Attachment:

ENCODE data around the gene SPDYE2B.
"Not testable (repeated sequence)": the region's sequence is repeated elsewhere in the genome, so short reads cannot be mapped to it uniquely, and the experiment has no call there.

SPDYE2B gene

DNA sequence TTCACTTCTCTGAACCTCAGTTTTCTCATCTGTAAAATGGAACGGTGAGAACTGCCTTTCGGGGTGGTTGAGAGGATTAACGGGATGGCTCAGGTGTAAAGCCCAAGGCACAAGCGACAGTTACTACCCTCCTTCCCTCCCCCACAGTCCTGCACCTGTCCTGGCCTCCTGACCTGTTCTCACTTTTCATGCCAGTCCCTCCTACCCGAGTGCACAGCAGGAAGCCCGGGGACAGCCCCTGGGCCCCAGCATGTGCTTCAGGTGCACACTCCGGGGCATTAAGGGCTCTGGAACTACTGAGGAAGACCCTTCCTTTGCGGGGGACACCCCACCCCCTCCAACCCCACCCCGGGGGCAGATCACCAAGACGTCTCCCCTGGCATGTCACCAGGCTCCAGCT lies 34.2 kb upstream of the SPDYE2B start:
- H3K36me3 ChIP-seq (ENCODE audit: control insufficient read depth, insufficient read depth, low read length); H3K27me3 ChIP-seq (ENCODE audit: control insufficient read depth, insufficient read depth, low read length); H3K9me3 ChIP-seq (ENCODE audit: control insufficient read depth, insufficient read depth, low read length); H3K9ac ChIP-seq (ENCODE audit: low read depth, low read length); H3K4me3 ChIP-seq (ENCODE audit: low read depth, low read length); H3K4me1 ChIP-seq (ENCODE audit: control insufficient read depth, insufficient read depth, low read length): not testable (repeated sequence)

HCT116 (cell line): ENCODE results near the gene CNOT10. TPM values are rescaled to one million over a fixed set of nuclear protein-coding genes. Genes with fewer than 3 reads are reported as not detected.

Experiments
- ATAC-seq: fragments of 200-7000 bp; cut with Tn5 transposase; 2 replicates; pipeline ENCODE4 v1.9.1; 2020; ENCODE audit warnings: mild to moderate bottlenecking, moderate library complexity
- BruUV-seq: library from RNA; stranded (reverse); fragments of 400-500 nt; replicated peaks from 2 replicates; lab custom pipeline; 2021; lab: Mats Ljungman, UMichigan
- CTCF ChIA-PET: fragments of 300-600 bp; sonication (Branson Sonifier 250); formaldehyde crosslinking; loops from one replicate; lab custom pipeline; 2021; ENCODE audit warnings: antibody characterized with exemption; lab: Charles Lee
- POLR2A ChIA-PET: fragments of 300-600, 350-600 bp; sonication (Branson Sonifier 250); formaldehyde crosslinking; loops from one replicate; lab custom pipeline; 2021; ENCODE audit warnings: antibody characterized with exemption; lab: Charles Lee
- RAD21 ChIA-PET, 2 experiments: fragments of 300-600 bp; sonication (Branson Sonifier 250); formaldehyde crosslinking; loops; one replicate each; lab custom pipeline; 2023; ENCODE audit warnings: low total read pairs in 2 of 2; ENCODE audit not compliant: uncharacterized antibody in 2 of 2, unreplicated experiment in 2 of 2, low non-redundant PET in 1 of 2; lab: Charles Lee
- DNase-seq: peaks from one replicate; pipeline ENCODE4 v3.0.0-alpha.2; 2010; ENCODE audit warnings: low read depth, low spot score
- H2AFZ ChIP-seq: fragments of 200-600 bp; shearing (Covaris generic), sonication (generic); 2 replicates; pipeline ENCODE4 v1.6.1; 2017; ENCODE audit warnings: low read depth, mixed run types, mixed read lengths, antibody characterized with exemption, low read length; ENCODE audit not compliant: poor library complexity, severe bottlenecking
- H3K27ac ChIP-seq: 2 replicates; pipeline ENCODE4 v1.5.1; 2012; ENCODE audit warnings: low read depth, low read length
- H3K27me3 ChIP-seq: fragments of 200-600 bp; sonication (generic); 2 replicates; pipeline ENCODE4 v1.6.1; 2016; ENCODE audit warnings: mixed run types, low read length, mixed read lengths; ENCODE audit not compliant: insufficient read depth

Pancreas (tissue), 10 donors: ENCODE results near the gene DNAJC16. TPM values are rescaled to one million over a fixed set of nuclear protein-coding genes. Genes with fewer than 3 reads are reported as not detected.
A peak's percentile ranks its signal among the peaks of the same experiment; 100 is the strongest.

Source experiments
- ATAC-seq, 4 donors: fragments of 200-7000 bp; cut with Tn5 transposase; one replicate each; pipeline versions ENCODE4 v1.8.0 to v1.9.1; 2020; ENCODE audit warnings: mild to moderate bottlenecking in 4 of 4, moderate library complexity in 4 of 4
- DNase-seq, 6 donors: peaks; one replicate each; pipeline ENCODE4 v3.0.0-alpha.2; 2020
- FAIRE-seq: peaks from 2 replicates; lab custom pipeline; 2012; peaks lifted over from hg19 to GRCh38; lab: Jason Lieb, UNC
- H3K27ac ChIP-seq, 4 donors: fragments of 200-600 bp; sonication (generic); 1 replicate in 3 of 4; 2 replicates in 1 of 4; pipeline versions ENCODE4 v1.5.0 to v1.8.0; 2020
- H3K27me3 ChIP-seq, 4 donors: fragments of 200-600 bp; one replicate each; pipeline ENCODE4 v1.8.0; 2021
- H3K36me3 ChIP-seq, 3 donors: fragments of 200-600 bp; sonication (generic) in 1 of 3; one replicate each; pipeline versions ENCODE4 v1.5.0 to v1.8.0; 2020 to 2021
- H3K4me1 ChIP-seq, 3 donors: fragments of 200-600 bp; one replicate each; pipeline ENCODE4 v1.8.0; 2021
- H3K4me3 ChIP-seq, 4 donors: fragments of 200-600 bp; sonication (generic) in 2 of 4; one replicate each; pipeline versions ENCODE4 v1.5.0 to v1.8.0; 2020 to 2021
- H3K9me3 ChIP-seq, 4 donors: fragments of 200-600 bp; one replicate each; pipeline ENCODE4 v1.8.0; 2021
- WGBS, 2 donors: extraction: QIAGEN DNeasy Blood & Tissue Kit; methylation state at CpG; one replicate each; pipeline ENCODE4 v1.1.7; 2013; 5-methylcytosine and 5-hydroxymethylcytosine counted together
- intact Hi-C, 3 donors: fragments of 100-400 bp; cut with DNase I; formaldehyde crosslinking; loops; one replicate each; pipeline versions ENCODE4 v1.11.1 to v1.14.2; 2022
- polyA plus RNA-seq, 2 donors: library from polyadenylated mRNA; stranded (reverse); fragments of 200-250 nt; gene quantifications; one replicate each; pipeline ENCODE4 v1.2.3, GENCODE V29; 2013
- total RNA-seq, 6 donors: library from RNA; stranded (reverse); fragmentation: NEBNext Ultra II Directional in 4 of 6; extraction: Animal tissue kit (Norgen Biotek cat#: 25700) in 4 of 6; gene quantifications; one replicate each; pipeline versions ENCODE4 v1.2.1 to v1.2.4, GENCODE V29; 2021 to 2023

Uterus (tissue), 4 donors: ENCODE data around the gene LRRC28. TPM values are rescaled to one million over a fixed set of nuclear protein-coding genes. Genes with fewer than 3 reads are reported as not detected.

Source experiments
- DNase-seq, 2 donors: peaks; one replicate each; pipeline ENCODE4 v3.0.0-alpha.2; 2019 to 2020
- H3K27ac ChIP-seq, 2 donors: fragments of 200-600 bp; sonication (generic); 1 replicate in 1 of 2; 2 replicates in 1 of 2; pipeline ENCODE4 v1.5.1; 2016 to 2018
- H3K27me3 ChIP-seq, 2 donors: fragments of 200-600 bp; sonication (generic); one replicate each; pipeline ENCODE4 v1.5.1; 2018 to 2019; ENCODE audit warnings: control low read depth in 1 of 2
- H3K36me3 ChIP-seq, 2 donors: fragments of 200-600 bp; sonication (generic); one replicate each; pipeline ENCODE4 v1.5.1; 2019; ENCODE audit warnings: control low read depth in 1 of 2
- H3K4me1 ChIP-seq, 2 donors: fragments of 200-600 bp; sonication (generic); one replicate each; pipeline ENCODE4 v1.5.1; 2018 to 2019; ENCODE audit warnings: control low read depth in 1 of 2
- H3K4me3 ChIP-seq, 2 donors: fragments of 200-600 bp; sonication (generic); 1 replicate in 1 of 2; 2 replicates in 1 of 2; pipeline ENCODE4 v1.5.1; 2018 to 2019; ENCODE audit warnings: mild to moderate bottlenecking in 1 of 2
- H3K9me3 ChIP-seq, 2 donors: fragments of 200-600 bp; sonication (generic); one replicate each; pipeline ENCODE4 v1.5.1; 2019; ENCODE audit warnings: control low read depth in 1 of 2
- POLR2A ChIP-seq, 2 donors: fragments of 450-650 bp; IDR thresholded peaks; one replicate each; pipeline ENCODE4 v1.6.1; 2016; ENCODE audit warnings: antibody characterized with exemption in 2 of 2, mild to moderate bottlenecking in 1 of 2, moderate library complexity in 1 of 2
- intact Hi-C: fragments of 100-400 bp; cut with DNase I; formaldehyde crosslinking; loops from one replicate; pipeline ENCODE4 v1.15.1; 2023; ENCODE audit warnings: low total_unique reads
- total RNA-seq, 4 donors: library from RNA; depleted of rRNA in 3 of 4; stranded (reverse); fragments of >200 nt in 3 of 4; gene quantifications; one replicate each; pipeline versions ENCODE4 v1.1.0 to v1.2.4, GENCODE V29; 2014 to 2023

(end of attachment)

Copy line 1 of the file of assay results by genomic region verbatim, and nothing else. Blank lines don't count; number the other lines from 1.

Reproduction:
ENCODE data around the gene SPDYE2B.